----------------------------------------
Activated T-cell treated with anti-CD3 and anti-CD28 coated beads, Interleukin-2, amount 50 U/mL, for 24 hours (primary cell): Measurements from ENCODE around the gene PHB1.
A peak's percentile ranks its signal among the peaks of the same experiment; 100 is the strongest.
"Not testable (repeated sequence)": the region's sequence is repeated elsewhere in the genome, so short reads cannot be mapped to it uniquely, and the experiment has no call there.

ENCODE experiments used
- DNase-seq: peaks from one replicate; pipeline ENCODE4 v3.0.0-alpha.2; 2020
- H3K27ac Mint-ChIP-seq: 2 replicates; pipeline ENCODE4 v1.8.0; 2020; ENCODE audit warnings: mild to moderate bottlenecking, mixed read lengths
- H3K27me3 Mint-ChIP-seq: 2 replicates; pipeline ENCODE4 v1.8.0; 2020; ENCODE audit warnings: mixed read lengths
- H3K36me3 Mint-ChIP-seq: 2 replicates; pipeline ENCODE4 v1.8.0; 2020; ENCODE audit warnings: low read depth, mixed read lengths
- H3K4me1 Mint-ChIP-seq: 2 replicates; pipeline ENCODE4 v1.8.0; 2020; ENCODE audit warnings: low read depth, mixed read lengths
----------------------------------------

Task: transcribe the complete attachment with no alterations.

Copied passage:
Activated T-cell treated with anti-CD3 and anti-CD28 coated beads, Interleukin-2, amount 50 U/mL, for 24 hours (primary cell): Measurements from ENCODE around the gene PHB1.
A peak's percentile ranks its signal among the peaks of the same experiment; 100 is the strongest.
"Not testable (repeated sequence)": the region's sequence is repeated elsewhere in the genome, so short reads cannot be mapped to it uniquely, and the experiment has no call there.

ENCODE experiments used
- DNase-seq: peaks from one replicate; pipeline ENCODE4 v3.0.0-alpha.2; 2020
- H3K27ac Mint-ChIP-seq: 2 replicates; pipeline ENCODE4 v1.8.0; 2020; ENCODE audit warnings: mild to moderate bottlenecking, mixed read lengths
- H3K27me3 Mint-ChIP-seq: 2 replicates; pipeline ENCODE4 v1.8.0; 2020; ENCODE audit warnings: mixed read lengths
- H3K36me3 Mint-ChIP-seq: 2 replicates; pipeline ENCODE4 v1.8.0; 2020; ENCODE audit warnings: low read depth, mixed read lengths
- H3K4me1 Mint-ChIP-seq: 2 replicates; pipeline ENCODE4 v1.8.0; 2020; ENCODE audit warnings: low read depth, mixed read lengths